Watch this YouTube video and see how Steve Farber’s black turtleneck turns him into a floating head. There is a simple cure that only takes a few seconds. Use a blank slide, not a black one. If you started with black, then change the background color to one that contrasts with your outfit.
Friday, July 15, 2011
When I was visiting the Salt Lake City metro area last month I didn’t have time to see the amazingly large Bingham Canyon Copper Mine. People have been digging there for over a century, and now it is 2.5 miles wide by 0.7 mile deep. It’s a National Historic Landmark that even is visible from earth orbit. There is a visitors center where you can look at the mine, and even see them blasting. That mine is a good example for examining how we can clearly describe something really big in a presentation.
Kennecott Utah Copper has a six-minute From Ore to More video about it. Each day they mine 500,000 tons of ore, which is described as being 10,000 50-ton humpback whales. Most of us don’t see humpback whales in everyday life. They could equally well convert the 500,000 tons to a billion pounds per day.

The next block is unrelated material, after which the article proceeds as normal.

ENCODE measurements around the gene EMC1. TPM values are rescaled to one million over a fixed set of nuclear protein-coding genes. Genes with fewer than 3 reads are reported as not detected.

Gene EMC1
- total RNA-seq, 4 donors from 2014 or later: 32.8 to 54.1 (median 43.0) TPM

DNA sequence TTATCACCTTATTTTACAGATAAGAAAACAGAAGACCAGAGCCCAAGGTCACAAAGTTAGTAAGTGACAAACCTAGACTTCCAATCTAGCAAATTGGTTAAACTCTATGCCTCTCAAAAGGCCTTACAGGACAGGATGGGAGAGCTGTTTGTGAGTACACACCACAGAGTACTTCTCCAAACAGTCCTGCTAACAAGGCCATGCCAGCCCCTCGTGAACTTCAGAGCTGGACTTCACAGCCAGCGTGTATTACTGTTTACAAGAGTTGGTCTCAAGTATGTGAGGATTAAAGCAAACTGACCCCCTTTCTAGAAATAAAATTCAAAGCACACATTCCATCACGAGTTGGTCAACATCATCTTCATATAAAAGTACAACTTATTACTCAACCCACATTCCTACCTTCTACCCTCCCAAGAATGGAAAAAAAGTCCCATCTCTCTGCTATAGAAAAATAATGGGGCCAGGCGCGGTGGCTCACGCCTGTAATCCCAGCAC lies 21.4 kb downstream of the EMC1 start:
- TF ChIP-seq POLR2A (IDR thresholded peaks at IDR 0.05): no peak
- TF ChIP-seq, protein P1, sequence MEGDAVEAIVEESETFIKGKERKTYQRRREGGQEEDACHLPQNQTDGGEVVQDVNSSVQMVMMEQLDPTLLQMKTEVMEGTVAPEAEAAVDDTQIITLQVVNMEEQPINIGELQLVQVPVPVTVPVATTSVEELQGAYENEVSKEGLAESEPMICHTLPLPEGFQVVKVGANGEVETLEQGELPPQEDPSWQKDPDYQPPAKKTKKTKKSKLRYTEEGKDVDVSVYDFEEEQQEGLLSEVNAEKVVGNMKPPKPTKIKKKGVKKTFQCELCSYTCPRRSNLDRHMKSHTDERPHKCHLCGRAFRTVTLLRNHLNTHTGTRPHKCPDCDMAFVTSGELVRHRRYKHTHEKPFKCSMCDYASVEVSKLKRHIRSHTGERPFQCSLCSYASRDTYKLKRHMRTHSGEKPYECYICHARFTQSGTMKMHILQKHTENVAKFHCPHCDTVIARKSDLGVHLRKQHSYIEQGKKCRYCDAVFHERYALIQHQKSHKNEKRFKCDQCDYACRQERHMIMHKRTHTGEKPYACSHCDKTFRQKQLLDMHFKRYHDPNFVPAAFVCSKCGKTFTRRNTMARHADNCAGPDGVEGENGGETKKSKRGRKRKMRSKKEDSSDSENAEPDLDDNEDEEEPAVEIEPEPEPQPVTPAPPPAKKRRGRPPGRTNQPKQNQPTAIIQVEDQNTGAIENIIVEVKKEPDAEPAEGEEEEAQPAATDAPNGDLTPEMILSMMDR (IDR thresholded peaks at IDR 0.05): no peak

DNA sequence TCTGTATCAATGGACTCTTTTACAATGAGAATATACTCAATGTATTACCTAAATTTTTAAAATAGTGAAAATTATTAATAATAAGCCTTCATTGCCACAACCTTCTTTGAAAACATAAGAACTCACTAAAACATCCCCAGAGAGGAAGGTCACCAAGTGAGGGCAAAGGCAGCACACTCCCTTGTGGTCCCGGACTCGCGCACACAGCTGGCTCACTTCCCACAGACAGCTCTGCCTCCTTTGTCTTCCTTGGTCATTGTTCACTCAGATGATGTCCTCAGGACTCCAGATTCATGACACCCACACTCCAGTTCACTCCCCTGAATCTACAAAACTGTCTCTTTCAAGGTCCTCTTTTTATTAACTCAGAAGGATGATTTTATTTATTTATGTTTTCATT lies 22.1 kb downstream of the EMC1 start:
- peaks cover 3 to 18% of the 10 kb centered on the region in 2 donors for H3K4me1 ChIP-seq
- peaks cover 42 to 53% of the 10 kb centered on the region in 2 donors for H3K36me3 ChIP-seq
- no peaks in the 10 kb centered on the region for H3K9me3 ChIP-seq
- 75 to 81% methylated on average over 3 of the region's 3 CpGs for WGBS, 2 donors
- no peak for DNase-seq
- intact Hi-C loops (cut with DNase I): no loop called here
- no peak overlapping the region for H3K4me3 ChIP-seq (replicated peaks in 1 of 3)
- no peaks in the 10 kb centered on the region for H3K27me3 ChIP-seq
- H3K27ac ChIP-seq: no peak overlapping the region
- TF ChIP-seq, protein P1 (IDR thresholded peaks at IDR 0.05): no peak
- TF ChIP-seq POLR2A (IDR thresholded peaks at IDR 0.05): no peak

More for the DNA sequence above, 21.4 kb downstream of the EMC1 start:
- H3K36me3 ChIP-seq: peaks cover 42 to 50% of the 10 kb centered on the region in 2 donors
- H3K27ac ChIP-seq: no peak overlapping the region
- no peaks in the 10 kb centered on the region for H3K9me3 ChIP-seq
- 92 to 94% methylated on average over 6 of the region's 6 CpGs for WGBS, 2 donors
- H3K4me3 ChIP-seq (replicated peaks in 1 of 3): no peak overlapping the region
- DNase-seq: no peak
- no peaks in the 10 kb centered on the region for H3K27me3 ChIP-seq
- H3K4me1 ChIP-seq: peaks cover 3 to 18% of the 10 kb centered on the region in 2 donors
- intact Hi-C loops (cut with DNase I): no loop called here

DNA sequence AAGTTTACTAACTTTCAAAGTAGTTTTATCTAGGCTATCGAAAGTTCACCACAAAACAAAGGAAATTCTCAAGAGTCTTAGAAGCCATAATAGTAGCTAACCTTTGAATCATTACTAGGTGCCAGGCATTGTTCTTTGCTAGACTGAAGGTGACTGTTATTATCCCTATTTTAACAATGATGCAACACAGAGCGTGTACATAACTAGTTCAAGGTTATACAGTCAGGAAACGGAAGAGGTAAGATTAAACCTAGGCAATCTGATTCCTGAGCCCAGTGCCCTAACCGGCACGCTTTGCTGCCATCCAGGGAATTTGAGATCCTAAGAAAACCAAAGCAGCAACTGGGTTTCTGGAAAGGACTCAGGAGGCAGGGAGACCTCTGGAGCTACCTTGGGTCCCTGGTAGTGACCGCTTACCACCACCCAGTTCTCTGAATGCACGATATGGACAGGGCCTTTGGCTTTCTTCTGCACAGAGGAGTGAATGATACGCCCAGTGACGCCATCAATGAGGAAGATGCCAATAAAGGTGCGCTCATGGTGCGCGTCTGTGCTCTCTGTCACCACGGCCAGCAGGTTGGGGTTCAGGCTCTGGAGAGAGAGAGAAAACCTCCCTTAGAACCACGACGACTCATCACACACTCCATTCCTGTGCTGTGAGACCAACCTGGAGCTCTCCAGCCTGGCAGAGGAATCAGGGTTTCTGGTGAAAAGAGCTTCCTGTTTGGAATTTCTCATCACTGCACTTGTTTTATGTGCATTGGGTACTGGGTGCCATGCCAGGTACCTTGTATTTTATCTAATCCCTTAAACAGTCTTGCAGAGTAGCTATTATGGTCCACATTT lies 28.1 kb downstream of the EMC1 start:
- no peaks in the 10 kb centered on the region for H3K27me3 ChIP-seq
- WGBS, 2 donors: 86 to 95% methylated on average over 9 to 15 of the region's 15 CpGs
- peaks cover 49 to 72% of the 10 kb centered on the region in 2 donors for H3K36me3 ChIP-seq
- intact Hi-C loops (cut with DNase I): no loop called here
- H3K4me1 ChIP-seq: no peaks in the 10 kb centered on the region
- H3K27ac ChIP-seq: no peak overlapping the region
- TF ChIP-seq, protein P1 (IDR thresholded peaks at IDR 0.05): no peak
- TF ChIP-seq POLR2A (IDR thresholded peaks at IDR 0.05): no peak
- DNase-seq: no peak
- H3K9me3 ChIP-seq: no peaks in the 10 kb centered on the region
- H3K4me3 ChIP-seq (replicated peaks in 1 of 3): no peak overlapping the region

The video also mentions that each giant truck they use for ore hauling has a capacity of 320 tons. How does that compare with a railroad hopper car or a semi-trailer truck? A ore hopper car holds 110 tons, so it would take three of them to equal a giant truck. A semi-trailer rig can only carry about 25 tons, so it would take 13 of them to equal one giant truck.
If we divide 500,000 tons by 320 we see that they fill 1563 giant trucks per day. There are 1440 minutes in a day, so if we waited by the rock crusher we would see slightly more (1.085) than a truck per minute drive up and dump. That's quite a procession!
They also said that their crusher has a capacity of 10,000 tons per hour. I think that is low by a factor of two. It would mean they only could crush 240,000 tons of ore per day. If they mine 500,000 tons per day, then half of it would just pile up beside the crusher.
How much volume is 500,000 tons per day? The ore probably is about 2.8 times as dense as water, which weighs 62 pounds per cubic foot. Then the volume per day is 5, 760,000 cubic feet. If we dumped that into a mold like a giant ice cube, it would be 179 feet on a side.